Netopia 3346N-ENT User Guide (en)

Virtual Private Networks (VPNs)   5-21
Dial-Up Networking for VPN
Microsoft Windows Dial-Up Networking software permits a remote standalone workstation to establish a VPN 
tunnel to a PPTP ser ver such as a Netopia Router located at a central site. Dial-Up Networking also allows a 
mobile user who may not be connected to a PAC to dial into an intermediate ISP and establish a VPN tunnel to, 
for example, a corporate headquar ters, remotely. Netopia Routers also can ser ve as a PAC at the workstation's 
site, making it unnecessar y for the standalone workstation to initiate the tunnel. In such a case, the Dial-Up 
Networking software is not required, since the Netopia Router initiates the tunnel.
This section is provided for users who may require the VPN client software for Dial-Up Networking in order to 
connect to an ISP who provides a PPTP account.
Microsoft Windows Dial-Up Networking (DUN) is the means by which you can initiate a VPN tunnel between your 
individual remote client workstation and a private network such as your corporate LAN via the Internet. DUN is a 
software adapter that allows you to establish a tunnel.
DUN is a free add-on available for Windows 95, and comes standard with Windows 98, Windows NT, and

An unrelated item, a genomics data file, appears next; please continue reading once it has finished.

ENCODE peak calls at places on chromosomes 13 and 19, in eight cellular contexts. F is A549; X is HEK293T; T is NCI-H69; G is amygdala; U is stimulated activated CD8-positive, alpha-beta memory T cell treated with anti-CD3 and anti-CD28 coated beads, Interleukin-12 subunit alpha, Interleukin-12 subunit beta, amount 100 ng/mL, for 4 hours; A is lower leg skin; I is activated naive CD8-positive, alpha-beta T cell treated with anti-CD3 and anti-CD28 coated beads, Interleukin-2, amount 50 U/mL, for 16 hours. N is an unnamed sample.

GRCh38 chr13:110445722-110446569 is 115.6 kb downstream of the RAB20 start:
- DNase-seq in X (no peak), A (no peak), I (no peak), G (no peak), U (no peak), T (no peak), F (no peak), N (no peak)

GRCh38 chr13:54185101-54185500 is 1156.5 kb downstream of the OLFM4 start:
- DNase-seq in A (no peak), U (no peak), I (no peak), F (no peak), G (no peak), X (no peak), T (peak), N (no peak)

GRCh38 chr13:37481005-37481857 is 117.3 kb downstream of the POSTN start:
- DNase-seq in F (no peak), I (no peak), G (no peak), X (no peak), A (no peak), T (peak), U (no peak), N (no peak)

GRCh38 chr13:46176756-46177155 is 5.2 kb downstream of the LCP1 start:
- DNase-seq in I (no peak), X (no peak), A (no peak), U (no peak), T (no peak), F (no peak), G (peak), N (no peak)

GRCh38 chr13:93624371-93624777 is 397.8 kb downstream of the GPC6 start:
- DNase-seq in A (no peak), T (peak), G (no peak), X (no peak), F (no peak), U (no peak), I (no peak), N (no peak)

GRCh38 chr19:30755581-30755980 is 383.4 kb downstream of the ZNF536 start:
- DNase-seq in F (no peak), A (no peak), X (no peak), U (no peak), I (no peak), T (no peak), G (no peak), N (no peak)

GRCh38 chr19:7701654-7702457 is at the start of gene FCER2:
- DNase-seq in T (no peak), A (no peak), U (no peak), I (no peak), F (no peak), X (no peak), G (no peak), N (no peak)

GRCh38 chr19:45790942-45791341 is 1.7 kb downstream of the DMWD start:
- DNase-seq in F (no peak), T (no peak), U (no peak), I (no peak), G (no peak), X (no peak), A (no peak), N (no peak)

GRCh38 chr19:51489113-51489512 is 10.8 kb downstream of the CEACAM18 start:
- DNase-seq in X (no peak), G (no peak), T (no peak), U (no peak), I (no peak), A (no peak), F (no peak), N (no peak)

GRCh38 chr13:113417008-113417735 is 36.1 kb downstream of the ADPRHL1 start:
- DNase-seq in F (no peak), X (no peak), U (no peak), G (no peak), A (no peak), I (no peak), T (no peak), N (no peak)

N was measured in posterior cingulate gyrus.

Windows XP. The VPN tunnel behaves as a private network connection, unrelated to other traffic on the network. 
Once you have installed Dial-Up Networking, you will be able to connect to your remote site as if you had a direct 
private connection, regardless of the inter vening network(s) through which your data passes. You may need to 
install the Dial-Up Networking feature of Windows 95, 98, or 2000 to take advantage of the vir tual private 
networking feature of your Netopia Router.
For the latest information and tech notes on Dial-Up Networking and VPNs be sure to visit the Netopia 
website at and, for the latest software and release notes, the Microsoft website at
Installing Dial-Up Networking
Check to see if Dial-Up Networking is already installed on your PC. Open your My Computer (or whatever you 
have named it) icon on your desktop. If there is a folder named Dial-Up Networking, you don’t have to install it. 
If there is no such folder, you must install it from your system disks or CDROM. Do the following:
From the Start menu, select Settings and then Control Panel.
In the Control Panel window, double-click the Add/Remove Programs icon.
The Add/Remove Programs Proper ties window appears.
Click the Windows Setup tab.
Double-click Communications.